The digital now
According to my personal interest in terms of researching about information and knowledge society, I found in TED a quite interesting dissertation from Abha Dawesar, who tries to define a new concept called the digital now. She’s an Indian novelist who usually writes in English, and as she declared to a TED audience, she’s interested in the self and fiction. She told us she was one of the victims of Hurricane Sandy and for a short period of time, she got used to live without electricity and other accommodations of the modern and developed societies. According to this, she started to think about how important are new technologies in ours lives. She made an assumption: food and shelter used to be the most important things human beings always are worried about, but nowadays, in developed societies, the information and communication technologies are a real need for us. This is an extremely ethnocentric point of view according to the anthropological approach, but I think it is bound to be true today, so we are even a bit more mean than we used to be years ago before the digital revolution.
The digital now is a term that refers to the when and the where in the cyberspace in order to understand the present, the past and the future in the virtual world. She took notice that cyberspace doesn’t have physical places, so information flows around us extremely fast. According to this definition, we aren’t able to process all pieces of information that usually surround us in a normal day. It produces a new state of perception people, who see the physical world in a different speed than the virtual world.
This following text is the transcription I got from TED. The main idea is that ICT runs on its own speed and human beings are crawling it.
I think that technology has altered that flow of time. The overall time that we have for our narrative, our lifespan, has been increasing, but the smallest measure, the moment, has shrunk. It has shrunk because our instruments enable us in part to measure smaller and smaller units of time, and this in turn has given us a more granular understanding of the material world, and this granular understanding has generated reams of data that our brains can no longer comprehend and for which we need more and more complicated computers. All of this to say that the gap between what we can perceive and what we can measure is only going to widen.
Science can do things with and in a picosecond, but you and I are never going to have the inner experience of a millionth of a millionth of a second. You and I answer only to nature’s rhythm and flow, to the sun, the moon and the seasons, and this is why we need that long arc of time with the past, the present and the future to see things for what they are, to separate signal from noise and the self from sensations. We need time’s arrow to understand cause and effect, not just in the material world, but in our own intentions and our motivations. What happens when that arrow goes awry? What happens when time warps? (Dawesar, 2013)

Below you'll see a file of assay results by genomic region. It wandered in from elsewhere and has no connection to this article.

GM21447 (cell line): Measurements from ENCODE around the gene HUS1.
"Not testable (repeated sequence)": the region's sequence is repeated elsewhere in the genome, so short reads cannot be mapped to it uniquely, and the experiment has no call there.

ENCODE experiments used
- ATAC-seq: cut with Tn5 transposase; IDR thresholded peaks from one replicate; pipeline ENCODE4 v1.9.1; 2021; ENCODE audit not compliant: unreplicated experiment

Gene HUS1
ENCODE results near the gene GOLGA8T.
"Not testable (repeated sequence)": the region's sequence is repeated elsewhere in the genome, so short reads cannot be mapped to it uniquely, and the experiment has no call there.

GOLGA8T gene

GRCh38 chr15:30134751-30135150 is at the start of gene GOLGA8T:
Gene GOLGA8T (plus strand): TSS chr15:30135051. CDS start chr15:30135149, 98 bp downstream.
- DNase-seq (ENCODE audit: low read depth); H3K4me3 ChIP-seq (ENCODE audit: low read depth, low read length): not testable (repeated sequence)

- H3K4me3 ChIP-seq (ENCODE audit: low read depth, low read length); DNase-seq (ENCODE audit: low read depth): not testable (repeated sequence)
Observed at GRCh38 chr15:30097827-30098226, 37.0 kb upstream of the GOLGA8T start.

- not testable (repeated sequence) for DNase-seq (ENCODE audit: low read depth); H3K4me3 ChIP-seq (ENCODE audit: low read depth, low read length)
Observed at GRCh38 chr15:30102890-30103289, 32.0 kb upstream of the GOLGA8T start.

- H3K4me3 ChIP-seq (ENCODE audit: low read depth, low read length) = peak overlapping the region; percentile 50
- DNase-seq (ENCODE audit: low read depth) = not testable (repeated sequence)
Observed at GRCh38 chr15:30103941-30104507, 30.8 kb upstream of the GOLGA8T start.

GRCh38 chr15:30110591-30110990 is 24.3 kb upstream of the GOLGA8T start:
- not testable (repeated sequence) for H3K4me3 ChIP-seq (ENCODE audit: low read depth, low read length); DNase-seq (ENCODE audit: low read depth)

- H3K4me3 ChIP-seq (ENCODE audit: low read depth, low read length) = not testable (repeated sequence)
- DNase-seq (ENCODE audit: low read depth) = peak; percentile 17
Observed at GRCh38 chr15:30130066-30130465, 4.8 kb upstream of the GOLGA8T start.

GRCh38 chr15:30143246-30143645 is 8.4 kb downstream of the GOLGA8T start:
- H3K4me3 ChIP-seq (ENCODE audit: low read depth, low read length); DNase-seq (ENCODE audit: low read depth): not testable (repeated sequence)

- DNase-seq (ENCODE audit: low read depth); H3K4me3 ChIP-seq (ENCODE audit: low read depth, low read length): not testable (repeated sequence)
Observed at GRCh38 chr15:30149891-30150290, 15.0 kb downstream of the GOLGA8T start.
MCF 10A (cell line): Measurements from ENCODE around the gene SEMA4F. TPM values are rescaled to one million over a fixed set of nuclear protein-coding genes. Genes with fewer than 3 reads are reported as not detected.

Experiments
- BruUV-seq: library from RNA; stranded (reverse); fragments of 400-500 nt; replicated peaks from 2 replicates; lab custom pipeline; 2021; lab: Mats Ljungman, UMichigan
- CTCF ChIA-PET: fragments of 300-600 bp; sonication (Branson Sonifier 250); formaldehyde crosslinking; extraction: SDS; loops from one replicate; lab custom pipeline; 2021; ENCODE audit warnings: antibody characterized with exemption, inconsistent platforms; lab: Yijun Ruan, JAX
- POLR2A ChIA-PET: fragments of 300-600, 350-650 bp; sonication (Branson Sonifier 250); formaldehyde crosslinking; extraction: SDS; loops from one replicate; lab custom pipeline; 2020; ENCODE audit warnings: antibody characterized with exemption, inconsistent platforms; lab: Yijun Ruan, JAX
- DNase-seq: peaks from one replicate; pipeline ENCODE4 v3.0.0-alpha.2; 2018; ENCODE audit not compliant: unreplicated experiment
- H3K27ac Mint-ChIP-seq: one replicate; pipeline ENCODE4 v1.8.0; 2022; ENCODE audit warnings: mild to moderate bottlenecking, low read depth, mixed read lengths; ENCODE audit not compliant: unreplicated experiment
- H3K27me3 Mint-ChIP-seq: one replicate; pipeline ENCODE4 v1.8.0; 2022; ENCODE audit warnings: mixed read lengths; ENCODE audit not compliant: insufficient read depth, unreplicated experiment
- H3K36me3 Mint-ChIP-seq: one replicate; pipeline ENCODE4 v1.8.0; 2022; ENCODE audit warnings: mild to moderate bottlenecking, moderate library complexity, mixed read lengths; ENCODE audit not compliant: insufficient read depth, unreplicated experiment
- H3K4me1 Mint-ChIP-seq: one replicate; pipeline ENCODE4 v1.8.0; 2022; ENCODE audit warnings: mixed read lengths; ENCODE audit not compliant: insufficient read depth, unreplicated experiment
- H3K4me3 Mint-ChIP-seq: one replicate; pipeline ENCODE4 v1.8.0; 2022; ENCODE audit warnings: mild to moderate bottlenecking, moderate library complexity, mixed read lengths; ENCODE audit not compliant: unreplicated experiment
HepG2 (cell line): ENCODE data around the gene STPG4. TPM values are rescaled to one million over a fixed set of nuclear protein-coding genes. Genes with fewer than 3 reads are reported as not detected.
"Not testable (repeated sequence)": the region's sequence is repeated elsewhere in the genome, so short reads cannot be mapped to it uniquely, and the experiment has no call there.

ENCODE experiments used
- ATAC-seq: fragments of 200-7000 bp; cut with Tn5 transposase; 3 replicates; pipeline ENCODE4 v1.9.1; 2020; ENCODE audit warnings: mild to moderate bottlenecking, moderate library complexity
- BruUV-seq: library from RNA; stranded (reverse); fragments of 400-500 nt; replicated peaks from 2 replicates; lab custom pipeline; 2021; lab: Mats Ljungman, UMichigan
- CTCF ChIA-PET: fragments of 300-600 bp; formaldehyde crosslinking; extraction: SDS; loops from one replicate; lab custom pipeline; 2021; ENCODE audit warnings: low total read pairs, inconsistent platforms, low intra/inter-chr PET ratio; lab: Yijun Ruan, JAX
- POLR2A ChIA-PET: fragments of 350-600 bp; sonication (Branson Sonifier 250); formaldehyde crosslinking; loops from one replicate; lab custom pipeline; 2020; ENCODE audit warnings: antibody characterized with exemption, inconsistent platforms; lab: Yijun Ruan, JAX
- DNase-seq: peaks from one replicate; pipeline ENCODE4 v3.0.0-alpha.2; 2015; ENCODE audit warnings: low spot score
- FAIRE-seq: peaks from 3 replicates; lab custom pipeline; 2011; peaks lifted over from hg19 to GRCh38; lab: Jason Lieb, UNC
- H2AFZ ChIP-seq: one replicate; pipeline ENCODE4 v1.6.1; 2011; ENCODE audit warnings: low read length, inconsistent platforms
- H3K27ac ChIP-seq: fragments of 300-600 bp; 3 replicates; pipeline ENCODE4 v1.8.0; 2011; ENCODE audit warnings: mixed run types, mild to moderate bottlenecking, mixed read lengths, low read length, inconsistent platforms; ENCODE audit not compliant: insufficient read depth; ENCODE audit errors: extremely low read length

I agree with her about how time is perceived in a different way between physical and virtual world, but everything that happens in the virtual world is directly connected to something which is real, so we should ask to ourselves the following questions first: Why are people involved in an information flow which is clearly overflowing the capacity of processing of individuals? We are able to process a lot of data coming from Internet, apps and others, but why are we so interested in aggregating more a more sources of information to our lives? Is perhaps a new form of greed in developed societies? Is perhaps that we feel insecure so we need to be aware of everything is happening in the world? As far as I’m concerned, time is the same in the two worlds, but in the physical world we have to deal with people in human speed whereas in the virtual world we have to face the challenge of discerning among lots of events which carry lots of decisions we should take.
Full video on ted: http://www.ted.com/talks/abha_dawesar_life_in_the_digital_now.html